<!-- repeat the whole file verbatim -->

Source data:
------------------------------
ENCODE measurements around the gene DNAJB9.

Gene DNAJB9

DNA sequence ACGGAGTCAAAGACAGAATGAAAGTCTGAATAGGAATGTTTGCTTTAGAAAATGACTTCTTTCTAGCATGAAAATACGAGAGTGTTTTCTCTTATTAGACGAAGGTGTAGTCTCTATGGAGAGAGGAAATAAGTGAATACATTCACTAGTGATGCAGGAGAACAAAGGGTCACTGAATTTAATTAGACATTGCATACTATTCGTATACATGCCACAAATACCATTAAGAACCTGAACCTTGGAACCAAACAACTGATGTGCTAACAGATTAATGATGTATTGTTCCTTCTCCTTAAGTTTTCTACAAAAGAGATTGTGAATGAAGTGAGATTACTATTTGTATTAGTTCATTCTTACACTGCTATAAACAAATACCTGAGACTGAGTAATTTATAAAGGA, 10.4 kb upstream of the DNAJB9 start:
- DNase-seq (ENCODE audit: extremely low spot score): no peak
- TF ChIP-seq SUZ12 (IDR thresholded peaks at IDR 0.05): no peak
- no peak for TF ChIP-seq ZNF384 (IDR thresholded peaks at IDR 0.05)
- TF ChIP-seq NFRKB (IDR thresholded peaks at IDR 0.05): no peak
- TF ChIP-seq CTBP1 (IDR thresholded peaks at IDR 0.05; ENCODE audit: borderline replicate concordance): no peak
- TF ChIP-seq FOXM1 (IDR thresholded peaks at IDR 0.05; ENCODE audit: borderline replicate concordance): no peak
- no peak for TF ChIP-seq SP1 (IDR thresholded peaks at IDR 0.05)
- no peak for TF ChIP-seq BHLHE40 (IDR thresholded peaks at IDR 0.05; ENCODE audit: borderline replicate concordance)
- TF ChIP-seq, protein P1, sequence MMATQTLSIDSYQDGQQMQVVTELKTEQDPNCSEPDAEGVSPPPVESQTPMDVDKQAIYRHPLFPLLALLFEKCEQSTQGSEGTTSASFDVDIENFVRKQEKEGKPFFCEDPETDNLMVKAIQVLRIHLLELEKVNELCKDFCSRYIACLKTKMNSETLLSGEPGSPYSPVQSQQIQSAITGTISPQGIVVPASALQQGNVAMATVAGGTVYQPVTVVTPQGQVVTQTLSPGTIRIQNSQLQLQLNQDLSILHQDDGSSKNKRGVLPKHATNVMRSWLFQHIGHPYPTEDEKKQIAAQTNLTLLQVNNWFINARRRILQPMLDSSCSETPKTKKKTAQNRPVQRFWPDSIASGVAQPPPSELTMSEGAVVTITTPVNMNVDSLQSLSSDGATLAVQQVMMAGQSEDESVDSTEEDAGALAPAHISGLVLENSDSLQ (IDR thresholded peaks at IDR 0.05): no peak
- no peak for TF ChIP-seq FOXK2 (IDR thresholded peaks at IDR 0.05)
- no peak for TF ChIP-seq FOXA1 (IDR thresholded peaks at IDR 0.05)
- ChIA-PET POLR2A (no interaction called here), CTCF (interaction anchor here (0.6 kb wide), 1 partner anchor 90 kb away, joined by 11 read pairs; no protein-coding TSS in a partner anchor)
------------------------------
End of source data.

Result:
ENCODE measurements around the gene DNAJB9.

Gene DNAJB9

DNA sequence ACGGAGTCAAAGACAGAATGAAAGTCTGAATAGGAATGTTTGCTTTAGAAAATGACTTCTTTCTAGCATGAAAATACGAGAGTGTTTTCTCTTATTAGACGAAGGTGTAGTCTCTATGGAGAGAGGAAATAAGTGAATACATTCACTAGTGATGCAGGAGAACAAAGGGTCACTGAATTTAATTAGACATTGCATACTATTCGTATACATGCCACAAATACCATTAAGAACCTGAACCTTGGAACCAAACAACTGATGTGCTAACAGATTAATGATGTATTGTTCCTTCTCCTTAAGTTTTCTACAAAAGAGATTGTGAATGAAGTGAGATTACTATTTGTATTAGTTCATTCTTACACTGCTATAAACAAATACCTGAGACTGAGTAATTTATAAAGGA, 10.4 kb upstream of the DNAJB9 start:
- DNase-seq (ENCODE audit: extremely low spot score): no peak
- TF ChIP-seq SUZ12 (IDR thresholded peaks at IDR 0.05): no peak
- no peak for TF ChIP-seq ZNF384 (IDR thresholded peaks at IDR 0.05)
- TF ChIP-seq NFRKB (IDR thresholded peaks at IDR 0.05): no peak
- TF ChIP-seq CTBP1 (IDR thresholded peaks at IDR 0.05; ENCODE audit: borderline replicate concordance): no peak
- TF ChIP-seq FOXM1 (IDR thresholded peaks at IDR 0.05; ENCODE audit: borderline replicate concordance): no peak
- no peak for TF ChIP-seq SP1 (IDR thresholded peaks at IDR 0.05)
- no peak for TF ChIP-seq BHLHE40 (IDR thresholded peaks at IDR 0.05; ENCODE audit: borderline replicate concordance)
- TF ChIP-seq, protein P1, sequence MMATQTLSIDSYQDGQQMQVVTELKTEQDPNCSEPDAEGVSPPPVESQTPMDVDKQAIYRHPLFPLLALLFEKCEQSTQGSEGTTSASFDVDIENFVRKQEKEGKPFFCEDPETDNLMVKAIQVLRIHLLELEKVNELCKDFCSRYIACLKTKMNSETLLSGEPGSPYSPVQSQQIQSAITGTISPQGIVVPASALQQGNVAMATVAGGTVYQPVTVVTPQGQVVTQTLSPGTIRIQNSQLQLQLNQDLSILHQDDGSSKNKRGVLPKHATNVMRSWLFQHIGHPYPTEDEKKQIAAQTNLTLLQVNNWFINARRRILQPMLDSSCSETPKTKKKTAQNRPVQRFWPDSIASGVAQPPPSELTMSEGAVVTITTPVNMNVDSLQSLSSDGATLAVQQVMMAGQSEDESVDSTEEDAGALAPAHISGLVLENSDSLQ (IDR thresholded peaks at IDR 0.05): no peak
- no peak for TF ChIP-seq FOXK2 (IDR thresholded peaks at IDR 0.05)
- no peak for TF ChIP-seq FOXA1 (IDR thresholded peaks at IDR 0.05)
- ChIA-PET POLR2A (no interaction called here), CTCF (interaction anchor here (0.6 kb wide), 1 partner anchor 90 kb away, joined by 11 read pairs; no protein-coding TSS in a partner anchor)